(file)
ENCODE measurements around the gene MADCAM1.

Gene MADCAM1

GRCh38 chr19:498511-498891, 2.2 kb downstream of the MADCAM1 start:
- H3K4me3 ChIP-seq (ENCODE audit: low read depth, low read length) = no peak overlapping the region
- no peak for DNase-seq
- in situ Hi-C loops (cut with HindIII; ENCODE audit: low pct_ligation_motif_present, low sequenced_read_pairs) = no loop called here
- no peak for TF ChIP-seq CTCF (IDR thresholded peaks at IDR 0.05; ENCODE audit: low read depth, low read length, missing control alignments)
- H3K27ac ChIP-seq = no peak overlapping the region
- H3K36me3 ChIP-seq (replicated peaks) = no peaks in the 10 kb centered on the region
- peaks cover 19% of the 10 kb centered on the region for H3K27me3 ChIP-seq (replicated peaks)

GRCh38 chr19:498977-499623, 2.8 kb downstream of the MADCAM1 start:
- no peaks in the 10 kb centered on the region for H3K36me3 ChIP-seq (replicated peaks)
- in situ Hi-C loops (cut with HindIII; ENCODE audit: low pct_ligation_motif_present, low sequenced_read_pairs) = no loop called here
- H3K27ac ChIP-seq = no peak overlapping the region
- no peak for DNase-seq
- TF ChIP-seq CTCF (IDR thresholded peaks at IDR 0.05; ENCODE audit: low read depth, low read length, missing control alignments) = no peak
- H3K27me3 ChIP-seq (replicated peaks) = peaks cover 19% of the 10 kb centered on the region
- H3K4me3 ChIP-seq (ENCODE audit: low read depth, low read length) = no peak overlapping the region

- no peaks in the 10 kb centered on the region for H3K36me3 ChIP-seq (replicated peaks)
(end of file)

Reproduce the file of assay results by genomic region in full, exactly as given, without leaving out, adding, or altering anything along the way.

ENCODE measurements around the gene MADCAM1.

Gene MADCAM1

GRCh38 chr19:498511-498891, 2.2 kb downstream of the MADCAM1 start:
- H3K4me3 ChIP-seq (ENCODE audit: low read depth, low read length) = no peak overlapping the region
- no peak for DNase-seq
- in situ Hi-C loops (cut with HindIII; ENCODE audit: low pct_ligation_motif_present, low sequenced_read_pairs) = no loop called here
- no peak for TF ChIP-seq CTCF (IDR thresholded peaks at IDR 0.05; ENCODE audit: low read depth, low read length, missing control alignments)
- H3K27ac ChIP-seq = no peak overlapping the region
- H3K36me3 ChIP-seq (replicated peaks) = no peaks in the 10 kb centered on the region
- peaks cover 19% of the 10 kb centered on the region for H3K27me3 ChIP-seq (replicated peaks)

GRCh38 chr19:498977-499623, 2.8 kb downstream of the MADCAM1 start:
- no peaks in the 10 kb centered on the region for H3K36me3 ChIP-seq (replicated peaks)
- in situ Hi-C loops (cut with HindIII; ENCODE audit: low pct_ligation_motif_present, low sequenced_read_pairs) = no loop called here
- H3K27ac ChIP-seq = no peak overlapping the region
- no peak for DNase-seq
- TF ChIP-seq CTCF (IDR thresholded peaks at IDR 0.05; ENCODE audit: low read depth, low read length, missing control alignments) = no peak
- H3K27me3 ChIP-seq (replicated peaks) = peaks cover 19% of the 10 kb centered on the region
- H3K4me3 ChIP-seq (ENCODE audit: low read depth, low read length) = no peak overlapping the region

- no peaks in the 10 kb centered on the region for H3K36me3 ChIP-seq (replicated peaks)